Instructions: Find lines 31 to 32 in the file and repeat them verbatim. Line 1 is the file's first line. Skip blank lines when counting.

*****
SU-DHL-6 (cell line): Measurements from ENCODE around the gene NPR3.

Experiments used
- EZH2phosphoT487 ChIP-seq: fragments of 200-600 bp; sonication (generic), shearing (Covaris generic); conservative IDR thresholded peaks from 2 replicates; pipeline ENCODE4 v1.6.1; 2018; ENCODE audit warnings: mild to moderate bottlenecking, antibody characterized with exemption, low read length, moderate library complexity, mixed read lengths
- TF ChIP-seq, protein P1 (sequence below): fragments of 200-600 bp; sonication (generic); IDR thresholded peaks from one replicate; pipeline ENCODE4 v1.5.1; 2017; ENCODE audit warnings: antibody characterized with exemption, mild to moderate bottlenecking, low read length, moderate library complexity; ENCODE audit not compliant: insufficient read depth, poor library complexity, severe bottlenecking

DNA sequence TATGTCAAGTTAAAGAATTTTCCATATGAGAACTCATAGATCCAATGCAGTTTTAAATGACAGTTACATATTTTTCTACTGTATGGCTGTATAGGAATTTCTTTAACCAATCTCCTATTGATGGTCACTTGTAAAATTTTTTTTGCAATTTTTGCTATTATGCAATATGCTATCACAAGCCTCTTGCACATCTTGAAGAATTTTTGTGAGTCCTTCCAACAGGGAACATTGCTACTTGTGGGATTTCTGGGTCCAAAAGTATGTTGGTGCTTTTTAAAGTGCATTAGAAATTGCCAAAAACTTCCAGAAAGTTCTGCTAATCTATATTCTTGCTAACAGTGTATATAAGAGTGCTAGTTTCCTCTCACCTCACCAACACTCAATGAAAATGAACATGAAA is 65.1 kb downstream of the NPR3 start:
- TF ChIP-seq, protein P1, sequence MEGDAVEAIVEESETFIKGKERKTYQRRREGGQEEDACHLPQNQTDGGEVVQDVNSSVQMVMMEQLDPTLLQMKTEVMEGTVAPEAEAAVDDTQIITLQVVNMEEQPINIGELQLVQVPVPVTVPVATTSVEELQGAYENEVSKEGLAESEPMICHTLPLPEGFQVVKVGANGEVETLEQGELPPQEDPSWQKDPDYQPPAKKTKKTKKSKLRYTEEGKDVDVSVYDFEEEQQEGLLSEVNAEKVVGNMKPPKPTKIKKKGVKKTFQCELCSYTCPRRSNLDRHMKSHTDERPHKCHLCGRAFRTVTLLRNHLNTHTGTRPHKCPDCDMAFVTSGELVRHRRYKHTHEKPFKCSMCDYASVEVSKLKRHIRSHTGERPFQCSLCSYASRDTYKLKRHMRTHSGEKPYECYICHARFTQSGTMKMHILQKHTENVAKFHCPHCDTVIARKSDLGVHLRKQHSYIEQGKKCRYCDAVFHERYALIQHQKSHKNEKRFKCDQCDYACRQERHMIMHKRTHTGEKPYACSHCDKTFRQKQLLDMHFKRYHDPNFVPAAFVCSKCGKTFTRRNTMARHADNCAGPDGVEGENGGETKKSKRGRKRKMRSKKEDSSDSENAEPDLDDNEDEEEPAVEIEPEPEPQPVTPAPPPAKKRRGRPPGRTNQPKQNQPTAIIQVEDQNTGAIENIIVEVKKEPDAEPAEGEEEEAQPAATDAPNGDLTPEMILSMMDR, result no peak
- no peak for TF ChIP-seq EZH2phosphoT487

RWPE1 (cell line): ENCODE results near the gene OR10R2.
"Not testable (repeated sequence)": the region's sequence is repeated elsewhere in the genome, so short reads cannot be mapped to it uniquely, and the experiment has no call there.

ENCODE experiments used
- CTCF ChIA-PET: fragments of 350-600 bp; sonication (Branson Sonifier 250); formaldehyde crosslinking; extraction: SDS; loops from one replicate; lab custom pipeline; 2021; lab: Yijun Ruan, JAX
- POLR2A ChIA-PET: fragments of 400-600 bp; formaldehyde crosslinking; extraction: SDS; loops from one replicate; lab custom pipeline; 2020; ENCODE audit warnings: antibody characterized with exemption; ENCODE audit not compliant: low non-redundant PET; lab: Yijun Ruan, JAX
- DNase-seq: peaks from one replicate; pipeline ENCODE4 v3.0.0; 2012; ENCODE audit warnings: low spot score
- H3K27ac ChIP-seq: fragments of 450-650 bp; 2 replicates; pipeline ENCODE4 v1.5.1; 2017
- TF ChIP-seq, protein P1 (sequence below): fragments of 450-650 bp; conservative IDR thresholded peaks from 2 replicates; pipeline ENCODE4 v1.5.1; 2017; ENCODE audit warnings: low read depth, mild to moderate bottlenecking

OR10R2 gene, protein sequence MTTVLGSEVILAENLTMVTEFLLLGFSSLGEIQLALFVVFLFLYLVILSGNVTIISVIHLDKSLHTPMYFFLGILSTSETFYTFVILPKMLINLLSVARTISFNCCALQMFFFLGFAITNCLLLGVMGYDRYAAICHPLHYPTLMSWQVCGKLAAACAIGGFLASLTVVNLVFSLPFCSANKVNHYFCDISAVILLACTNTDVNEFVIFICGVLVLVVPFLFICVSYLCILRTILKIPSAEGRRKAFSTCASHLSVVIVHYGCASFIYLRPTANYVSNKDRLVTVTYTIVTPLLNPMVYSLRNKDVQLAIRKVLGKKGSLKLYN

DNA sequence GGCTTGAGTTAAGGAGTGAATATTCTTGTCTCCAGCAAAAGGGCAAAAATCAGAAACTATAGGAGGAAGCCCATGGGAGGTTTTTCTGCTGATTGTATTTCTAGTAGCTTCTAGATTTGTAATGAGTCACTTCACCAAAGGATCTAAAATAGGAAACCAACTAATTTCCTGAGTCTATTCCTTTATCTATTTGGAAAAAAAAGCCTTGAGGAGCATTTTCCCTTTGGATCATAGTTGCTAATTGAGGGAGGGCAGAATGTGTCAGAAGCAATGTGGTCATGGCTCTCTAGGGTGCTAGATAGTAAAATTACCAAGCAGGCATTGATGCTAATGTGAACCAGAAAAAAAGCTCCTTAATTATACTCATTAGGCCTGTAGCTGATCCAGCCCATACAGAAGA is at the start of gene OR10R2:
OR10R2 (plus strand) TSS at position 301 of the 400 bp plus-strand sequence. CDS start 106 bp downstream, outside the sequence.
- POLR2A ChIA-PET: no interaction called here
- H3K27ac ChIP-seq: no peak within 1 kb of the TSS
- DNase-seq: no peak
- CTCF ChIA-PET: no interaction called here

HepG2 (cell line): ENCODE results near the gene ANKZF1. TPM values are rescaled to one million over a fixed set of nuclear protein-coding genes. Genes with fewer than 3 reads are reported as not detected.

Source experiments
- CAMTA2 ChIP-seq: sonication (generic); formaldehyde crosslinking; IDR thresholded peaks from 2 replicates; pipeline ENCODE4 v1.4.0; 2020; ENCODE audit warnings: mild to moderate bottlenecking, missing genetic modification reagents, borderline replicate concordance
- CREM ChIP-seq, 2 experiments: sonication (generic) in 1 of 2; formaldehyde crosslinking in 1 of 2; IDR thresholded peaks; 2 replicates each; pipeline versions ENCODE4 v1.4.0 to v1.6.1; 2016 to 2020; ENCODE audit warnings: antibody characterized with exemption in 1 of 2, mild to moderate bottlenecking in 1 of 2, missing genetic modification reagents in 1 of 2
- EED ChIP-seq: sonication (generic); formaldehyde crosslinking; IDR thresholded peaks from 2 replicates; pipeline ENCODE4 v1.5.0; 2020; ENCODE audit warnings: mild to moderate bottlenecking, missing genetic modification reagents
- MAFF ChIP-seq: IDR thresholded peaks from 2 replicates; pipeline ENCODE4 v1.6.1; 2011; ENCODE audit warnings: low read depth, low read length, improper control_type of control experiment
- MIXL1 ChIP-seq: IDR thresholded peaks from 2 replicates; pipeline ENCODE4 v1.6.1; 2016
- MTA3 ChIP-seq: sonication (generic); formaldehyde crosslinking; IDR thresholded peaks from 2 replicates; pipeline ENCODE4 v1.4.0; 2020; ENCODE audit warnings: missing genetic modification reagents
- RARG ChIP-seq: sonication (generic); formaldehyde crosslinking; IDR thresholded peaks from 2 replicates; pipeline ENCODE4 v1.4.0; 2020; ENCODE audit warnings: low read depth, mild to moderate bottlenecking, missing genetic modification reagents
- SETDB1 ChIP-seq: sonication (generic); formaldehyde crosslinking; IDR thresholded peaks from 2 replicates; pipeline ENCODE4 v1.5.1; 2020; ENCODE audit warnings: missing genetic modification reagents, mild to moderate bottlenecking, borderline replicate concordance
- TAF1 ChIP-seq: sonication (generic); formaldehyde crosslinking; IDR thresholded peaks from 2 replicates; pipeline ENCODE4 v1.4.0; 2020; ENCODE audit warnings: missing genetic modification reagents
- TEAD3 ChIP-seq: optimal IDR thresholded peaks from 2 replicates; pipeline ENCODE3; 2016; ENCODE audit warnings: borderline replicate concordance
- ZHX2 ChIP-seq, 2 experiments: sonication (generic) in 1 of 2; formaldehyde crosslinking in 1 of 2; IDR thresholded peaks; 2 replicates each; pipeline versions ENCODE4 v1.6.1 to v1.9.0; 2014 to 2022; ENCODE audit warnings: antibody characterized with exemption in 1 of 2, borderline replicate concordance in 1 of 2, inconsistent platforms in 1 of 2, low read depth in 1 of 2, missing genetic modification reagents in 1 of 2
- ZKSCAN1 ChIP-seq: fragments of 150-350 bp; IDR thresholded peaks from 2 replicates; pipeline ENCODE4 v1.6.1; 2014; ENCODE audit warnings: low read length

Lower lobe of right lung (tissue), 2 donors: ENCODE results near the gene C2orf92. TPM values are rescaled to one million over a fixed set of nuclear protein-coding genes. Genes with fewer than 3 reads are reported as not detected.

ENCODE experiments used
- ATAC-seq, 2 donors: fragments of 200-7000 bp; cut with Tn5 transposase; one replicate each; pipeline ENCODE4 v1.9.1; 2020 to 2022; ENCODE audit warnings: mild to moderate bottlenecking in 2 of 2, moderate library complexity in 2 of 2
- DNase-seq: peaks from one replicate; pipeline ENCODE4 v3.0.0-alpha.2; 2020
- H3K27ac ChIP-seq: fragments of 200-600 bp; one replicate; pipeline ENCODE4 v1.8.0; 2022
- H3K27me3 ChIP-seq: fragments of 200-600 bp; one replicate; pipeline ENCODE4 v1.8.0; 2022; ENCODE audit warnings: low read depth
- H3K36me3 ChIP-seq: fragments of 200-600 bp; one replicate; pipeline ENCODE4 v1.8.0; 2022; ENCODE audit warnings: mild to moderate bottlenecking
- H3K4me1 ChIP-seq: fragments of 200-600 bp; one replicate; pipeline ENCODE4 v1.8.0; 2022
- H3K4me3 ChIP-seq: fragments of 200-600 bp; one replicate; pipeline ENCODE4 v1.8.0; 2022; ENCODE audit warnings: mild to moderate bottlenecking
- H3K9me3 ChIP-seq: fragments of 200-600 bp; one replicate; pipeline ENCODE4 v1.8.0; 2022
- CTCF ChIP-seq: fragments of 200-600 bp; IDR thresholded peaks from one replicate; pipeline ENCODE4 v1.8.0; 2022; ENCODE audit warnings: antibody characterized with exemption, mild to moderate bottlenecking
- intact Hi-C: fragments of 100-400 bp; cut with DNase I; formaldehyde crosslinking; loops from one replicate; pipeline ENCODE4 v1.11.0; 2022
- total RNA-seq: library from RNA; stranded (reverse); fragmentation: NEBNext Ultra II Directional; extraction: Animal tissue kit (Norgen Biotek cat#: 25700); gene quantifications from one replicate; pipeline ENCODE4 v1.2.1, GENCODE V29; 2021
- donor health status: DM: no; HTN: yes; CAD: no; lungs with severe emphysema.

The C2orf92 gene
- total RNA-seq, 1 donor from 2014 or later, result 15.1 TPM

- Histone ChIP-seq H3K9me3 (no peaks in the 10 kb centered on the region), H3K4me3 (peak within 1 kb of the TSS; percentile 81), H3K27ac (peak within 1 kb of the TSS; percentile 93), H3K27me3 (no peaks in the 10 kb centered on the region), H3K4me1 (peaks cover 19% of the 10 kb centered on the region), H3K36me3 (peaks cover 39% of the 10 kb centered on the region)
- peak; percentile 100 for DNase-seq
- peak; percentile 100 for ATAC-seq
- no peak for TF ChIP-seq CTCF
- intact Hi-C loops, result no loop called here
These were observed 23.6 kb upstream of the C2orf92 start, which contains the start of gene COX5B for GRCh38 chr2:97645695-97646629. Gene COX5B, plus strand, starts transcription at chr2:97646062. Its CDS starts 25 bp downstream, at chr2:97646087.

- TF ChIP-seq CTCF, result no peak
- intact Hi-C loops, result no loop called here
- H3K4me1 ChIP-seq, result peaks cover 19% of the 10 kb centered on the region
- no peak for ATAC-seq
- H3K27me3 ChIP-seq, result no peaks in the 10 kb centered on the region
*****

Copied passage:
- RARG ChIP-seq: sonication (generic); formaldehyde crosslinking; IDR thresholded peaks from 2 replicates; pipeline ENCODE4 v1.4.0; 2020; ENCODE audit warnings: low read depth, mild to moderate bottlenecking, missing genetic modification reagents
- SETDB1 ChIP-seq: sonication (generic); formaldehyde crosslinking; IDR thresholded peaks from 2 replicates; pipeline ENCODE4 v1.5.1; 2020; ENCODE audit warnings: missing genetic modification reagents, mild to moderate bottlenecking, borderline replicate concordance